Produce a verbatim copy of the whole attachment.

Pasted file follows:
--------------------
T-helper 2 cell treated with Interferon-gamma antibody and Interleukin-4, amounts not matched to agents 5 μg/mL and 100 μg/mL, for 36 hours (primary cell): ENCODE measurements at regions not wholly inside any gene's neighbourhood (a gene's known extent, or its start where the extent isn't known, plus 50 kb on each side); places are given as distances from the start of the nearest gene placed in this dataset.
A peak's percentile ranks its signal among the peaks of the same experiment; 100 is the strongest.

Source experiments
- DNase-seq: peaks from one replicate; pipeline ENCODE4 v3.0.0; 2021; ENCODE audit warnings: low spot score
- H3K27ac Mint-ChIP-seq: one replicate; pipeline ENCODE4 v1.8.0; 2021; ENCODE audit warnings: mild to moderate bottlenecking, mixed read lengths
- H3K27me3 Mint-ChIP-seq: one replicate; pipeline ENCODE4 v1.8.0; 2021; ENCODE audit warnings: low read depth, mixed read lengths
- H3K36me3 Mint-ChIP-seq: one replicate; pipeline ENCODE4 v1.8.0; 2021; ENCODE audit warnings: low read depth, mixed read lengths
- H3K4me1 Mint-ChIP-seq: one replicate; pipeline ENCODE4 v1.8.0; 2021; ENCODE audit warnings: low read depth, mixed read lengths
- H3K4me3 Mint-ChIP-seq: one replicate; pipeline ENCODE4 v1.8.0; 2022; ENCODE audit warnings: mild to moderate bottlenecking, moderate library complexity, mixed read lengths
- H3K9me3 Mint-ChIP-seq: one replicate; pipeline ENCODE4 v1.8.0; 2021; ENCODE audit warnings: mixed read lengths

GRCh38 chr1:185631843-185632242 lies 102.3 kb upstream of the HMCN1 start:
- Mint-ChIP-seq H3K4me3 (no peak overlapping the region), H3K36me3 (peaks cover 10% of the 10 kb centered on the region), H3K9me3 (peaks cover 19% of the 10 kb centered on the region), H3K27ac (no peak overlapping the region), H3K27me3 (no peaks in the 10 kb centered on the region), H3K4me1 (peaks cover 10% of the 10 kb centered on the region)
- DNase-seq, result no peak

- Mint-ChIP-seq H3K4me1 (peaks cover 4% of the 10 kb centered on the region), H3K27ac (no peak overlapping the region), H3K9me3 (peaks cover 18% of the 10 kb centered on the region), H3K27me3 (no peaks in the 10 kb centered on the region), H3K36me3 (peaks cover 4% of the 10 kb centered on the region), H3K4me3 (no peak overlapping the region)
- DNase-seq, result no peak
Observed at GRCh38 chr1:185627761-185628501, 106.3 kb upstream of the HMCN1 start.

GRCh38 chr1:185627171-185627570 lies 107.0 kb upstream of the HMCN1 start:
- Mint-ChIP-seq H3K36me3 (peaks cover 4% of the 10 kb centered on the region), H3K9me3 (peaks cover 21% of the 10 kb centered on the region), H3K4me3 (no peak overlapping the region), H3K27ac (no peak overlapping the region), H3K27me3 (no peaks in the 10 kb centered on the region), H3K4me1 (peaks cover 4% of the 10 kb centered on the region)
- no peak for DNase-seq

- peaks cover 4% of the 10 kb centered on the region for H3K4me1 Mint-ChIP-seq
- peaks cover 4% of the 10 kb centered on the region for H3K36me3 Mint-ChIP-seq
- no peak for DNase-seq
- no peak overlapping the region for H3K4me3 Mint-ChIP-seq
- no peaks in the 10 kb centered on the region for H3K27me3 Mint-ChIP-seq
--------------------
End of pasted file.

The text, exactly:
T-helper 2 cell treated with Interferon-gamma antibody and Interleukin-4, amounts not matched to agents 5 μg/mL and 100 μg/mL, for 36 hours (primary cell): ENCODE measurements at regions not wholly inside any gene's neighbourhood (a gene's known extent, or its start where the extent isn't known, plus 50 kb on each side); places are given as distances from the start of the nearest gene placed in this dataset.
A peak's percentile ranks its signal among the peaks of the same experiment; 100 is the strongest.

Source experiments
- DNase-seq: peaks from one replicate; pipeline ENCODE4 v3.0.0; 2021; ENCODE audit warnings: low spot score
- H3K27ac Mint-ChIP-seq: one replicate; pipeline ENCODE4 v1.8.0; 2021; ENCODE audit warnings: mild to moderate bottlenecking, mixed read lengths
- H3K27me3 Mint-ChIP-seq: one replicate; pipeline ENCODE4 v1.8.0; 2021; ENCODE audit warnings: low read depth, mixed read lengths
- H3K36me3 Mint-ChIP-seq: one replicate; pipeline ENCODE4 v1.8.0; 2021; ENCODE audit warnings: low read depth, mixed read lengths
- H3K4me1 Mint-ChIP-seq: one replicate; pipeline ENCODE4 v1.8.0; 2021; ENCODE audit warnings: low read depth, mixed read lengths
- H3K4me3 Mint-ChIP-seq: one replicate; pipeline ENCODE4 v1.8.0; 2022; ENCODE audit warnings: mild to moderate bottlenecking, moderate library complexity, mixed read lengths
- H3K9me3 Mint-ChIP-seq: one replicate; pipeline ENCODE4 v1.8.0; 2021; ENCODE audit warnings: mixed read lengths

GRCh38 chr1:185631843-185632242 lies 102.3 kb upstream of the HMCN1 start:
- Mint-ChIP-seq H3K4me3 (no peak overlapping the region), H3K36me3 (peaks cover 10% of the 10 kb centered on the region), H3K9me3 (peaks cover 19% of the 10 kb centered on the region), H3K27ac (no peak overlapping the region), H3K27me3 (no peaks in the 10 kb centered on the region), H3K4me1 (peaks cover 10% of the 10 kb centered on the region)
- DNase-seq, result no peak

- Mint-ChIP-seq H3K4me1 (peaks cover 4% of the 10 kb centered on the region), H3K27ac (no peak overlapping the region), H3K9me3 (peaks cover 18% of the 10 kb centered on the region), H3K27me3 (no peaks in the 10 kb centered on the region), H3K36me3 (peaks cover 4% of the 10 kb centered on the region), H3K4me3 (no peak overlapping the region)
- DNase-seq, result no peak
Observed at GRCh38 chr1:185627761-185628501, 106.3 kb upstream of the HMCN1 start.

GRCh38 chr1:185627171-185627570 lies 107.0 kb upstream of the HMCN1 start:
- Mint-ChIP-seq H3K36me3 (peaks cover 4% of the 10 kb centered on the region), H3K9me3 (peaks cover 21% of the 10 kb centered on the region), H3K4me3 (no peak overlapping the region), H3K27ac (no peak overlapping the region), H3K27me3 (no peaks in the 10 kb centered on the region), H3K4me1 (peaks cover 4% of the 10 kb centered on the region)
- no peak for DNase-seq

- peaks cover 4% of the 10 kb centered on the region for H3K4me1 Mint-ChIP-seq
- peaks cover 4% of the 10 kb centered on the region for H3K36me3 Mint-ChIP-seq
- no peak for DNase-seq
- no peak overlapping the region for H3K4me3 Mint-ChIP-seq
- no peaks in the 10 kb centered on the region for H3K27me3 Mint-ChIP-seq